Bio: Word and Image
I can see more if I am neither for nor against any method or material. Interested in the gap between formalism and a highly descriptive, narrative visual vernacular, I move between the two and it often feels like looking at the stars, and down at my feet. That back and forth has not changed-- it has in fact been a quest, a journey of commitment looking for my heart’s desire.
What does the heart desire?
As a southerner born in 1944, I grew up in a word culture and somewhere along the line realized words had suffered a loss. You couldn’t trust um. What was said in church didn’t translate into everyday life. Clashes between black and white, tradition and new, rules and freedom, all called into question those stories and games used in preparing us to go out, survive, and thrive.
Traditional art materials are carefully crafted and very beautiful. I love good paint and fabric-- loaded pigments and the right tool. But an artist’s job is to get to the heart of the matter, and whole hearts include the unworthy. This much has been clear from the beginning and my job requires not only conventional materials and techniques but insignificant leftovers and an acknowledgement of skills brought to the table before my art education. I could sew, cook, draw, work wood and build things. I swam competitively and played softball for years. I knew what killing was (fishing, and my mother’s chickens) and in time, learned the value of patience and the tender touch. Now after a practice of nearly forty years I have all the moves I need, and choose my approach and vocabulary according to the project. My long rummage through the trunk of visual history, along with extended play with materials, has offered up a steady way to counter sly corruption in our stories and games.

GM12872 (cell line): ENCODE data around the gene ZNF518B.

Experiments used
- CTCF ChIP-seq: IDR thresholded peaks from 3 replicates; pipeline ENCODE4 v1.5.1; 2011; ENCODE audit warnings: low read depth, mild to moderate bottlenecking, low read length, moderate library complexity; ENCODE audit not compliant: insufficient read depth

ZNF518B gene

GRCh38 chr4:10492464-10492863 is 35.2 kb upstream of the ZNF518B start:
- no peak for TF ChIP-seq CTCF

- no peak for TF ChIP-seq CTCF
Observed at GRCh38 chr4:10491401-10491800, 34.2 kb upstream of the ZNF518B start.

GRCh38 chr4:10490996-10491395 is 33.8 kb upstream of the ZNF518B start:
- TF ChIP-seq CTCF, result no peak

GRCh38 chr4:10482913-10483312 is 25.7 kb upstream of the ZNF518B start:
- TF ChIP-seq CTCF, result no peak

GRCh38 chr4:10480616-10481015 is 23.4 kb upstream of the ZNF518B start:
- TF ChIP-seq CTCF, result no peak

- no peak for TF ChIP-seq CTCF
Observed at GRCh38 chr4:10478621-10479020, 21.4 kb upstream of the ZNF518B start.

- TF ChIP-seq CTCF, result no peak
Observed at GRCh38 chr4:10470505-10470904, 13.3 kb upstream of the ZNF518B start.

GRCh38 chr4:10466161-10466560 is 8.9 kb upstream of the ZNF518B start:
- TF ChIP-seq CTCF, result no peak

As an adolescent I made secret drawings and visual language seemed a way back into the word but art was really a stranger to me. People in my town didn’t own pictures and art was not a subject in school until my graduating year. I took a leap and majored in art education in college, did some teaching, traveling and looking, then got an MFA from American University in 1978. Afterwards, I made detailed representational paintings and drawings. This was my practice for a few years until a new quest emerged. I wanted to know the language of abstraction. My southern culture had believed in usefulness. Representational painting could be useful and carried echos of family photographs which opened up old times and a differenr world. Modernist abstraction used concepts and a vocabulary I was unfamiliar with. Employing various strategies, I tried to wind my way forward and failed. Taking a cue from Philip Guston, who could draw without looking, and using traditional Japanese apprentice techniques I had read about, I took to drawing with brush and ink. Apprentices were told to sit and pull a single mark on paper until the move was mastered--it often took a year or more. This discipline became my practice, during which time I also switched hands. In time, armed with my new found belief in risk, repetition, and the power and transparency of a single move, I began to make pictures once more.